Manpower shortages cripples Harare Fire

HARARE - The Harare Fire department is operating with 79 workers out of a required 158, which has compromised the division’s ability to respond timeously to emergencies.

According to the local authority’s latest report, the emergency department is operating at a critical staff deficit.

Council spokesperson Michael Chideme told the Daily News that indeed the city was suffering because of a shortage of fire fighters.

“Out of a recommended 158 fire fighters, we only have 79 in service at the stations across the city. The reasons that some of them are leaving is greener pastures mostly and most of them are finding employment in the United Arab Emirates,” he said.

Chideme said apart from the skills drain, the fire department was also facing other challenges such as vandalism of fire hydrants and shortage of water at the points to put out the flames.

Human resources committee minutes read: “The committee discussed the matter expressing concern at the exposure of people and property to serious danger due to the loss of fire fighters. It noted that the reason for the skills flight was better working conditions of service offered outside the country.”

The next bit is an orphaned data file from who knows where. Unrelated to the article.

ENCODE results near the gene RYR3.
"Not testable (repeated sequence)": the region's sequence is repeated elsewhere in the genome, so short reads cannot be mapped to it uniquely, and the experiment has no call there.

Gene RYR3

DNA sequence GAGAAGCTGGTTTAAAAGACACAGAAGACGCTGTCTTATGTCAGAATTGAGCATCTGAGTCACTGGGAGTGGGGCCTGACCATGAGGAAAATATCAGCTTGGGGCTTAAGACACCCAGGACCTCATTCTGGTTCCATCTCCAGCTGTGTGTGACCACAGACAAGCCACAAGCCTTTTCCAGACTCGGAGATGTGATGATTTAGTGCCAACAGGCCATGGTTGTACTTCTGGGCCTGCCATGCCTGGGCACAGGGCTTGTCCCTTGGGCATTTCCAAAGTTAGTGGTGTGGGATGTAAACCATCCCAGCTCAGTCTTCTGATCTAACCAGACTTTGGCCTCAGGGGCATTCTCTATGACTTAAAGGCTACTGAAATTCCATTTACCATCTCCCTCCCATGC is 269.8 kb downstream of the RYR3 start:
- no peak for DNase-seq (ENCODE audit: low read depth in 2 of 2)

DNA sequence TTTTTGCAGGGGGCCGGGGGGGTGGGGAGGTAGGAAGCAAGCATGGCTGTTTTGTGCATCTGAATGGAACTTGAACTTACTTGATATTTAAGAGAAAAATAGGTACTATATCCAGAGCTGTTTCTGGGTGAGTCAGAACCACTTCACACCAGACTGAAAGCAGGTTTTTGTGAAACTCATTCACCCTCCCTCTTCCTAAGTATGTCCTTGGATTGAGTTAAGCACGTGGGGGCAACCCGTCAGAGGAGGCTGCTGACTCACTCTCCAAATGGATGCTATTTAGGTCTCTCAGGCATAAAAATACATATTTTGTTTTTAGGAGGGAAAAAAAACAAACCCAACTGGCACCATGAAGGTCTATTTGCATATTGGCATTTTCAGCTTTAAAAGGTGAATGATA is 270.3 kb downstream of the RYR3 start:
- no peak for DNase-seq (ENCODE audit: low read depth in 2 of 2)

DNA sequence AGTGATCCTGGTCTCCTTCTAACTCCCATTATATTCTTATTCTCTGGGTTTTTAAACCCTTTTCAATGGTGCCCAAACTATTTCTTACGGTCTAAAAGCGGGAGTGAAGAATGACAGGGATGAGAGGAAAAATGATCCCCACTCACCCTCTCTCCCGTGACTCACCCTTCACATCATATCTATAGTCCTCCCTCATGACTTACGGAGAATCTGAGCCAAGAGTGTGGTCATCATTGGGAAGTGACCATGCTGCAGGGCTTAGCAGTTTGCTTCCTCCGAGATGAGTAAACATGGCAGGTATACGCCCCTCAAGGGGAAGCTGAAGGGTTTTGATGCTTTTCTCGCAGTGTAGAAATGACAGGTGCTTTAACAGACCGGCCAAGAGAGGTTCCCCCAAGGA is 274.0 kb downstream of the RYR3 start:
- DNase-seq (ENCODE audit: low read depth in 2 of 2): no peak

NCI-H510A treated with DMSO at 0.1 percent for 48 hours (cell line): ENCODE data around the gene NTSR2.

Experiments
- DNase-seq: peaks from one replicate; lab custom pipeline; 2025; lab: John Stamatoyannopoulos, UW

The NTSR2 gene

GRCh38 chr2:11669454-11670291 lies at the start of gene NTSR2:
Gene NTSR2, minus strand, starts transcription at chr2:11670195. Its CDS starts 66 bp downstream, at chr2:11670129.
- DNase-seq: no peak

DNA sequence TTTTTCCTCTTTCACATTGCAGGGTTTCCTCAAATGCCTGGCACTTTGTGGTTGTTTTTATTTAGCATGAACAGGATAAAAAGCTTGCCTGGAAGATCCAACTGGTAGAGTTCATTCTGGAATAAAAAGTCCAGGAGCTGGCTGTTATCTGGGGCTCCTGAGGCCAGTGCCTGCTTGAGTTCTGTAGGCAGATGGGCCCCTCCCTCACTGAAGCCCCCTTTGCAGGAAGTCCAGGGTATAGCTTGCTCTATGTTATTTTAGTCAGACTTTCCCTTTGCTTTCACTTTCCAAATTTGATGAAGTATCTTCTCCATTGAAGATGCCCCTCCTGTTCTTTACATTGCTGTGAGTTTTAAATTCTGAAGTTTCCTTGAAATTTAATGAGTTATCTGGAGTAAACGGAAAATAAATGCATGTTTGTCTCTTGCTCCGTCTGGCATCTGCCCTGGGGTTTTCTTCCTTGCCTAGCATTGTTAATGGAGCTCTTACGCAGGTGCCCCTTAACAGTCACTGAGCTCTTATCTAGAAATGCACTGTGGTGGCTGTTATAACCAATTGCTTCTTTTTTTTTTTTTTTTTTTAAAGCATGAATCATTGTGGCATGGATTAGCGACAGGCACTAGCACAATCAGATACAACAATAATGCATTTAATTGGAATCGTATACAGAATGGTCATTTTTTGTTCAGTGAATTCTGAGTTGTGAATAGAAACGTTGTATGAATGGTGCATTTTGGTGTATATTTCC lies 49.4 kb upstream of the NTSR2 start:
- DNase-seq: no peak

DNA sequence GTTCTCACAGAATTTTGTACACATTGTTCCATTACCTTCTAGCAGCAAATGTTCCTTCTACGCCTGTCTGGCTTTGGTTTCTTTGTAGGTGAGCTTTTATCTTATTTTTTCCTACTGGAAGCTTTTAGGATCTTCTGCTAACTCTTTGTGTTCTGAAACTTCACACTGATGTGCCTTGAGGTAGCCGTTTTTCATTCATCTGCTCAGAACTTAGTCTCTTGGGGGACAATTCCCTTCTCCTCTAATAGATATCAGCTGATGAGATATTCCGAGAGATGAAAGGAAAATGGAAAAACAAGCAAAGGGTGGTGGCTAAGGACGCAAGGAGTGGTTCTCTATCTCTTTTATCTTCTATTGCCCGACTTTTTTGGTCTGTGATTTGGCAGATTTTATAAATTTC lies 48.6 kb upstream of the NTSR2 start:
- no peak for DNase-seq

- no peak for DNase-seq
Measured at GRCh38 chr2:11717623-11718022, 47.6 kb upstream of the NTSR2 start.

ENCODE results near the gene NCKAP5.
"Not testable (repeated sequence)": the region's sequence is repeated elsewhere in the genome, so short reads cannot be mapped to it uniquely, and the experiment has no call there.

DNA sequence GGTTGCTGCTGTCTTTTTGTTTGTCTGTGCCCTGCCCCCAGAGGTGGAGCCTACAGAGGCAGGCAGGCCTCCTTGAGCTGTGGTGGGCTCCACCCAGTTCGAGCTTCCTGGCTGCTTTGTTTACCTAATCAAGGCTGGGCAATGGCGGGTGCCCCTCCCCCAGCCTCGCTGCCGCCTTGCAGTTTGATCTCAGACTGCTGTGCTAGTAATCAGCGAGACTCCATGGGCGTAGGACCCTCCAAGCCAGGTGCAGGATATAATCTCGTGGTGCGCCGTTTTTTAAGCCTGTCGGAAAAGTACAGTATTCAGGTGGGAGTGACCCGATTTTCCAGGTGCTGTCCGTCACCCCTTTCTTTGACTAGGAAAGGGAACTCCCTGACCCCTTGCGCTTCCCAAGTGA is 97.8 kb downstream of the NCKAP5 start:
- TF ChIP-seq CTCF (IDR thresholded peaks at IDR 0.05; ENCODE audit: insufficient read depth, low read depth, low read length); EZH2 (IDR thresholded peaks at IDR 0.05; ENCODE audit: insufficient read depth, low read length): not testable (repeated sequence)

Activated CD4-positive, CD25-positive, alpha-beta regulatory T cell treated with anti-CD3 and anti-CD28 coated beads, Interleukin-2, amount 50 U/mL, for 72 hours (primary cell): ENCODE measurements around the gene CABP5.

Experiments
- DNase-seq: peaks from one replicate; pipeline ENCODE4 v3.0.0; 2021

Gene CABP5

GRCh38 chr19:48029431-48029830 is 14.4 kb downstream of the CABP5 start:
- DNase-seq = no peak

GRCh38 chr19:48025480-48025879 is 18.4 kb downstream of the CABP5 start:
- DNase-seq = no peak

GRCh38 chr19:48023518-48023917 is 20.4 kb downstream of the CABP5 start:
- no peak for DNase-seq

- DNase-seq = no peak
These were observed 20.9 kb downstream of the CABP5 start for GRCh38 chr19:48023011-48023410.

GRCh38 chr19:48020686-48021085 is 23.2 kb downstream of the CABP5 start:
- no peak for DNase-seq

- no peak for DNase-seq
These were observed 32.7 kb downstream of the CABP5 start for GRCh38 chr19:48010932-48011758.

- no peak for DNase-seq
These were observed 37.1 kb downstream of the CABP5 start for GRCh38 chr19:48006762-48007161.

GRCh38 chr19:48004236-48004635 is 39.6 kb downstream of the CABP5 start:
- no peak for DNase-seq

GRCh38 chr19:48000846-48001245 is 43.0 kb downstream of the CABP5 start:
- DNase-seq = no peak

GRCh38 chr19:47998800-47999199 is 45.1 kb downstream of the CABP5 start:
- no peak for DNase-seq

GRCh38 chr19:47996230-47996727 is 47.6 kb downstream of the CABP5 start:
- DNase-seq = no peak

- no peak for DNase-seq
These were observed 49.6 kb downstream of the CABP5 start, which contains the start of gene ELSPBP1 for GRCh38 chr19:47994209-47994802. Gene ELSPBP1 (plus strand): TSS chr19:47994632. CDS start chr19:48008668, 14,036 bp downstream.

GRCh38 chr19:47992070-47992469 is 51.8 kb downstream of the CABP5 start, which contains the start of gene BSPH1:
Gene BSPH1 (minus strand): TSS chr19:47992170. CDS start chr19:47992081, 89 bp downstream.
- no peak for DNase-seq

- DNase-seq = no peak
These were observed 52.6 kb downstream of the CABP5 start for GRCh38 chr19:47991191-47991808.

The Wellington Chikombi-led committee has since tasked acting human capital director Mathew Marara and acting chamber secretary Charles Kandemiiri to assess the reasons and recommend measures to stop fire fighters from leaving.

The council spokesperson said if the water in the tanks lasts for more than an hour, the fire fighters would actually not be doing any work as it is not sufficient to douse a fire.

“After 10 minutes we should be connected to a water main which should provide us with a continuous flow of water for the fire fighting process.

“However when we get to a scene, that water runs out before we are connected. So in the eyes of the public, they say the fire brigade has come with no water. In the past, when there was no water problems, people would not know what was happening because there will be a continuous fire fighting process,” he said.

Chideme said  apart from the lack of water, the department also has to contend with very few fire stations in Harare.

The spokesperson said currently, the city only operates from four stations namely the main station in Belvedere, Waterfalls, Greendale and Kuwadzana.

“Harare should have at least 10 to 15 fire stations dotted all over the city so that we can reduce the response time. The international standard response time to areas of high risk such as the heavy industry and central business district is five minutes.

“At the moment, we can make it in five minutes to the CBD but out of the city, the distance becomes greater since we do not have fire stations at strategic positions and the time becomes longer,” he said.

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